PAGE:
Of course, it is possible that reality did not match the model because social distancing mandates were much more successful than the model assumed. But given the huge discrepancy between the model’s projection and the real world, this seems unlikely. It is more plausible that the model’s projections of what would happen if “nothing” was done were dramatically overstated.
There is no clear evidence that “Safer at Home” worked
Our suggestion that the Hopkins model was too pessimistic is buttressed by the absence of proof that the particular set of restrictions imposed by the “Safer at Home” model have made a difference.
We do not suggest that social distancing has no impact. The hypothesis that reduced human contact will slow the spread of the disease is solid.
But the general validity of social distancing as a technique does not mean that the particular mandate strikes the right balance between restriction and allowing community life to continue. Different restrictive measures result in different reductions in human conduct. Some may be of little marginal value. It is possible, moreover, that Wisconsinites may voluntarily adopt certain social distancing measures such that mandating them is superfluous. What evidence do we have of the impact of the “Safer at Home” order?
Not as much as we think. Evers has claimed that any deviation from the Hopkins model is a result of “Safer at Home.” But that claim works only if the models accurately reflect what would have happened in the absence of the order.
Put differently, the governor is claiming victory by assuming that he has won. As we have seen, that assumption simply cannot be made. We do not know what would have happened if Wisconsin had imposed lighter restrictions and allowed Wisconsinites to decide how best to conform their behavior to the threats imposed by the virus. The performance of the Hopkins model in April suggests that it was much, much, too pessimistic. It cannot be a measure of “Safer at Home’s” success.
In documents filed with the Court, the Evers administration claims that infection rates have been lower in states that implemented similar measures to Wisconsin. They include a chart which suggests a decline in the rate of increase in cases in such states relative to ones that did not have a “Safer at Home” order in place. This caught our attention as it is not consistent with what others have found.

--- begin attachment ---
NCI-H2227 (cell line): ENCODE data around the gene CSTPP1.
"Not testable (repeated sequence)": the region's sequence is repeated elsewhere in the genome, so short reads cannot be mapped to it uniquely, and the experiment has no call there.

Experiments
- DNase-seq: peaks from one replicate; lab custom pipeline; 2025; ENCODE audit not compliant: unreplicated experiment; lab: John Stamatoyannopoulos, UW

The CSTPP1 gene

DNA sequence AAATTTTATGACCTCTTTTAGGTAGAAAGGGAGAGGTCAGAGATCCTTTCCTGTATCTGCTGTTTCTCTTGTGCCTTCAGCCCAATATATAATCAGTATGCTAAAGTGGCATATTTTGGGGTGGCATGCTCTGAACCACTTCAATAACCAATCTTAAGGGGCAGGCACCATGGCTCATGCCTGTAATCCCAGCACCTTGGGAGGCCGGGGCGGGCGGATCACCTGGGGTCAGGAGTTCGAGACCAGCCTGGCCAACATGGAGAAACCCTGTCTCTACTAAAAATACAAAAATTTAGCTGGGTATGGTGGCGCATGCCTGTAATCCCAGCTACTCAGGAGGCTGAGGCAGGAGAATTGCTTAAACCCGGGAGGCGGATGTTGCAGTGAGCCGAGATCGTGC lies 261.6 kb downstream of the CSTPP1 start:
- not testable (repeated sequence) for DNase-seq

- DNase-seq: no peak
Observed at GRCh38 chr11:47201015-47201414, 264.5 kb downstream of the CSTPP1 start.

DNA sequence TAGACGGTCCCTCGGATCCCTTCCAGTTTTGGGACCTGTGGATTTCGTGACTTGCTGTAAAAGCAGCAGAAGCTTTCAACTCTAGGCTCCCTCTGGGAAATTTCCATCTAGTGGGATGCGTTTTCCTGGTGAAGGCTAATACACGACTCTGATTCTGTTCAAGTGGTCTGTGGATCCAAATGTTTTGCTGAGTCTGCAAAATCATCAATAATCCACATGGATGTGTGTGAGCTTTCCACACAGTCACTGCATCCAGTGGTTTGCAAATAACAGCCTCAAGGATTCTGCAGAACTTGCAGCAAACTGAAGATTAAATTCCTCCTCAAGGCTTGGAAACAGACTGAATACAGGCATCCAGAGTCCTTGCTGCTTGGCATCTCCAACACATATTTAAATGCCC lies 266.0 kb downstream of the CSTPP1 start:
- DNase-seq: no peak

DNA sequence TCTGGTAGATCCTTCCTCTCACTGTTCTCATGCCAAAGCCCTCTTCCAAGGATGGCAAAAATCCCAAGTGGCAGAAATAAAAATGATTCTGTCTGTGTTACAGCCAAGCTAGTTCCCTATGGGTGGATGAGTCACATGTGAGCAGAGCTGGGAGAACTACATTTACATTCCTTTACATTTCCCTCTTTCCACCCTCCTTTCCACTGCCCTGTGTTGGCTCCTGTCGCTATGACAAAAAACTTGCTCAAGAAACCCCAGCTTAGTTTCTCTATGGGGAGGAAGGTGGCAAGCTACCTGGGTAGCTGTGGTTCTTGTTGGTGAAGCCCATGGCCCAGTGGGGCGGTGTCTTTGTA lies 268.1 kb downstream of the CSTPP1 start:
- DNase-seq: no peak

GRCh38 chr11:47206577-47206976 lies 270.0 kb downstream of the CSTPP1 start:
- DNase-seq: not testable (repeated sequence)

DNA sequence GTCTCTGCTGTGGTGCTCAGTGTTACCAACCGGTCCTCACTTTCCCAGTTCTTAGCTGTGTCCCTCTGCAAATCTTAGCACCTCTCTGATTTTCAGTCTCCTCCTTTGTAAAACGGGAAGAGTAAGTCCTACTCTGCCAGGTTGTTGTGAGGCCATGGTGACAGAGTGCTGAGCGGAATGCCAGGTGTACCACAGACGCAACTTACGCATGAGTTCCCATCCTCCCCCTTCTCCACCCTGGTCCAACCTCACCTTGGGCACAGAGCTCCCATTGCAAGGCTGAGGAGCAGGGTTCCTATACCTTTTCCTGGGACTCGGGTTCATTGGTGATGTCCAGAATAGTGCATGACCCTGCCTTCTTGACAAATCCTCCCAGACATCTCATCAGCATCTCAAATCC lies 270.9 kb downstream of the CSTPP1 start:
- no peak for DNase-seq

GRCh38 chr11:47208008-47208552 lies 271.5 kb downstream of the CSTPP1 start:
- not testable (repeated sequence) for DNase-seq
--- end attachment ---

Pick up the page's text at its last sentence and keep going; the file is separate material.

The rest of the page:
A statistical analysis of states with and without such orders found no relationship between COVID-19 deaths and the adoption of a lockdown order. Controlling for a number of demographic factors, cases were significantly lower in states that did not go into lockdown. This finding persisted even after the researcher controlled for population, population density, median income, median age, diversity (measured as the percentage of minorities in a population). The only variable that was positively correlated with COVID deaths was population density.
No single study is dispositive and it could be that Wisconsin’s experience was different. There are some obvious problems with the chart produced by the state. In comparing the experience between states, most researchers adjust for where a state is in spread of the virus, typically looking at — and comparing — experience from some benchmark like the confirmation of a certain number of cases or the experience of a given number of deaths. The state’s chart does not do that.
But there is a more fundamental — and puzzling — problem. Our own attempts to replicate the finding yielded similar results to those mentioned above. States without “Safer at Home” style orders actually had lower average infection rates in the time frame since implementation.
A more direct indicator of the success of the “Safer at Home” order would be a discernible change in the progress of the virus at some appropriate point after implementation of the order. The chart below shows the daily count of new cases in Wisconsin since March 20th. The date of implementation of “Safer at Home,” March 25th, is marked by the red line.
If “Safer at Home” had a material impact, one might expect to see a significant change in the rate of new cases beginning at an appropriate time after implementation of the order. But, rather than a decline in the rate of new cases, we have instead seen a rather steady rate over time, i.e., it does not appear that the “Safer at Home” order has made a discernible difference in the rate of new cases since it was implemented. While we can’t know what would have happened in the absence of the order, this is consistent with the national evidence that such orders haven’t had a huge impact.